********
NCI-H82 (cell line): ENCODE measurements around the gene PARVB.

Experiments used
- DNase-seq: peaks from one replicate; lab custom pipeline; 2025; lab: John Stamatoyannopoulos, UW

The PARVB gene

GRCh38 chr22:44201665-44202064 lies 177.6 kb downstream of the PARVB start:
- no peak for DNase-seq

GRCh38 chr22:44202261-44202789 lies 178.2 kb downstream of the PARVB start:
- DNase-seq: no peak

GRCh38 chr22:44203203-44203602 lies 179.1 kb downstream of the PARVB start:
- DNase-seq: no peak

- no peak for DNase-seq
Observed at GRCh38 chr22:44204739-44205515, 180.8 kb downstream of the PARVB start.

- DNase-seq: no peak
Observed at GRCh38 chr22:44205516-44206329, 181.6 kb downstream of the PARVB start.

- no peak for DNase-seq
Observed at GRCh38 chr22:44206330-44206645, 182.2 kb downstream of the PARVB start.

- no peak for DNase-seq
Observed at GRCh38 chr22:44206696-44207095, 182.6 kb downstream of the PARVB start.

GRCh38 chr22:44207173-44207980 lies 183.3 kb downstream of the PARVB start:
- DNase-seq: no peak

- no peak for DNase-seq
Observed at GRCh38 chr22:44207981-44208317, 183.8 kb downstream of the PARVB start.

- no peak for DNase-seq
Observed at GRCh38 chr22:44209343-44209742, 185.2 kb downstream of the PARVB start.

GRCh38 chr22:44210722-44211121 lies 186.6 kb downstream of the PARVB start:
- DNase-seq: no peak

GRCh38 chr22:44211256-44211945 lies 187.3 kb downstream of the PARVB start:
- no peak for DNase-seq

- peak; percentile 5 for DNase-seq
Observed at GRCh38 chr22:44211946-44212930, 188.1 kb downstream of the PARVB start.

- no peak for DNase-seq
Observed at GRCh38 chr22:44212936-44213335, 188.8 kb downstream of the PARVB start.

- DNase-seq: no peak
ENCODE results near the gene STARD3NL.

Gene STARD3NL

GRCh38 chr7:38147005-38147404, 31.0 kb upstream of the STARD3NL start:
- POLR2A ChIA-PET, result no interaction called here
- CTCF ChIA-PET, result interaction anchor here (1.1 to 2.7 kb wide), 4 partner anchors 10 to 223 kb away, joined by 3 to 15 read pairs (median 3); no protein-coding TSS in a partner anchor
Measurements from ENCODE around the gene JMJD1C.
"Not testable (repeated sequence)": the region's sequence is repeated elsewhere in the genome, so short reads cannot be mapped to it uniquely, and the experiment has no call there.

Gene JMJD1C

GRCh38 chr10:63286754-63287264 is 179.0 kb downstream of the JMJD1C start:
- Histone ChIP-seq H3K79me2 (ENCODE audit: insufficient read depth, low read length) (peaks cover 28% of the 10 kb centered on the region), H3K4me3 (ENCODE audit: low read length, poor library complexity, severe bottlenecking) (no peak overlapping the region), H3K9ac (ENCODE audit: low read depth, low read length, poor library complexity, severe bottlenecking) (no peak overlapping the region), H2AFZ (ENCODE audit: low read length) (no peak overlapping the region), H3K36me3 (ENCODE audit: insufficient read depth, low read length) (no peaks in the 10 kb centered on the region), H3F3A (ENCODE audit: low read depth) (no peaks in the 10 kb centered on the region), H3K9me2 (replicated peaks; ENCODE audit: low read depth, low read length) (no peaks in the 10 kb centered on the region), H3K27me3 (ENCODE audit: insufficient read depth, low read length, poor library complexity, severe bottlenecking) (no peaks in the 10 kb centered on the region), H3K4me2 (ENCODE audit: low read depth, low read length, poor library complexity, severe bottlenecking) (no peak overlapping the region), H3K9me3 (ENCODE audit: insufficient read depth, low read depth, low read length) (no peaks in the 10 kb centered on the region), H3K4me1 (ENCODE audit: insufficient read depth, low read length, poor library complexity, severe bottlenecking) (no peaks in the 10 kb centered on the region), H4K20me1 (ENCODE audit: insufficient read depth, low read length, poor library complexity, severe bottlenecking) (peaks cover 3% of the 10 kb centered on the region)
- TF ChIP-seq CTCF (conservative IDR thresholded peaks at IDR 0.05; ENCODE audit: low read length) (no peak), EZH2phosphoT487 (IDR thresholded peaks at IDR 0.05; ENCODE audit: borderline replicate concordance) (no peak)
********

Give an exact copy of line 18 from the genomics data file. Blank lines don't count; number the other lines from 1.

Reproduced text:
Observed at GRCh38 chr22:44206696-44207095, 182.6 kb downstream of the PARVB start.